But, alas, the Colts run Fleener on a shallow crossing route, leaving the middle of the field largely untouched. In that short of space, Fleener isn’t able to get much separation on Mathieu, who is able to reach around the tight end and knock the pass away. Even if the pass was successful, it likely would have been a five-yard gain at most.
The Colts are getting production from Fleener, but they need more than just a safety valve type of production. Even when they use him to run longer routes, it’s easy to see why they’ll often go without a target, as the route combinations are poorly constructed.
Indianapolis used combinations like the example above several times in the first half Sunday, and none resulted in a good look for Fleener. The problem was that with all the defenders on the left side, it takes too much time for Fleener to be far enough away from the pack for Luck to have room to fit a throw in.
By the time Fleener clears the arc of defenders underneath his route, Luck has already been pressured by two defenders and has been forced to leave the pocket. At this point, a throw to Fleener is out of the question.
As I wrote about  prior to the Colts’ matchup against Arizona, the Cardinals are particularly vulnerable to intermediate-deep tight end activity, particularly patterns that cross the field and force their linebackers to cover a large amount of space. Coincidentally, Fleener’s speed and athleticism make him a perfect weapon for this kind of strategy, or so it would seem. Unfortunately, the Colts simply aren’t using him in this role very often.
Note: When they did, at least in the first half against, Fleener had room to work with. It didn’t materialize on the one or two plays that he ran the routes on, but you could see the potential there.
It’s mind-boggling how the Colts refuse to use Fleener in this way. Reggie Wayne made his living in the middle of the field in those intermediate zones prior to his injury, and Luck was particularly adept at finding him there. Fleener, who is supposed to be replacing Wayne (in a way), has the talent to fill a similar role, yet he still isn’t being given those opportunities.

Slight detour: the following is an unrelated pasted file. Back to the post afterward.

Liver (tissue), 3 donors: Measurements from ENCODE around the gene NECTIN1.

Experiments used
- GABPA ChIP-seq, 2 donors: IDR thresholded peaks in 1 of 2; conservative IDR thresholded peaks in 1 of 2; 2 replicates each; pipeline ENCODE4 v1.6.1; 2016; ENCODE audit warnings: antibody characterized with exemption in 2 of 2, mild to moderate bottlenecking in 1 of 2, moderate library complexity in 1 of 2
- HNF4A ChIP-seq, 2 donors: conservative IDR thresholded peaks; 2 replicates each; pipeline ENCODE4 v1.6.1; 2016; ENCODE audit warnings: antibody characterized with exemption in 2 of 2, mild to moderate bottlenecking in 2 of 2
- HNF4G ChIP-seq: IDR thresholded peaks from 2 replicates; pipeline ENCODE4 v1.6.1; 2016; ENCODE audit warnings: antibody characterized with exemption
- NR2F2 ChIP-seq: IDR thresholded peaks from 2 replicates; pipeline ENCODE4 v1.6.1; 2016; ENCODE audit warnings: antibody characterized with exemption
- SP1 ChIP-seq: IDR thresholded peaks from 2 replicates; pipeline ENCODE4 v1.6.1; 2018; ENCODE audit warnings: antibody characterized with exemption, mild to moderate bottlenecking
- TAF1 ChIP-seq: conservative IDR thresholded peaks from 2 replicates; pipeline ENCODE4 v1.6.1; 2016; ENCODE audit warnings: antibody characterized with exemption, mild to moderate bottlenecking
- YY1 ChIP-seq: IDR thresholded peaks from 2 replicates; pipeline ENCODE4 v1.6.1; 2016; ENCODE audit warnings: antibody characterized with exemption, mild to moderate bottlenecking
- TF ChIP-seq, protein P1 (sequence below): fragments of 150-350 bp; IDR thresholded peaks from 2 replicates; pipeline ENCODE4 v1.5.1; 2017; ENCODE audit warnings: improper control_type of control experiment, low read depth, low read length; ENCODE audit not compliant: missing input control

The most astonishing sequence came in the first quarter of this Sunday’s game.
Down 7-0, the Colts had driven to the Cardinals’ 9-yard line after a one-yard run by Trent Richardson  on 1st-and-goal from the 10. On the next two goal-to-go pass plays, Fleener never ran a route into the end zone (he stayed back to pass protect on second down and then ran a four-yard out on third down.
Goal-to-go and your pass-catching tight end, a prime red-zone weapon, never runs a route into the end zone? That’s not putting your weapons in the best position for success. It’s certainly not making Fleener a primary focus in the passing game.
If the 2013 Colts are going to survive post-Wayne, they have to focus on the weapons that they do have, namely Fleener and T.Y. Hilton. Relegating Fleener to the flats isn’t putting him in the best position to succeed—and neither is keeping him in to pass block in the red zone.
Read more Indianapolis Colts  news on BleacherReport.com
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URLs in this post:
 Coby Fleener: http://bleacherreport.com/coby-fleener
 Indianapolis Colts: http://bleacherreport.com/indianapolis-colts
 All-22 footage: http://bleacherreport.com/articles/1769527-why-coby-fleener-was-invisible-in-the-colts-win-over-the-raiders
 Andrew Luck: http://bleacherreport.com/andrew-luck
 in space at times.: http://coltsauthority.com/images/stories/GIFs/Week11FleenerPass.gif
 Arizona Cardinals: http://bleacherreport.com/arizona-cardinals
 I wrote about: http://bleacherreport.com/articles/1859544-colts-vs-cardinals-breaking-down-indianapolis-game-plan
 Trent Richardson: http://bleacherreport.com/trent-richardson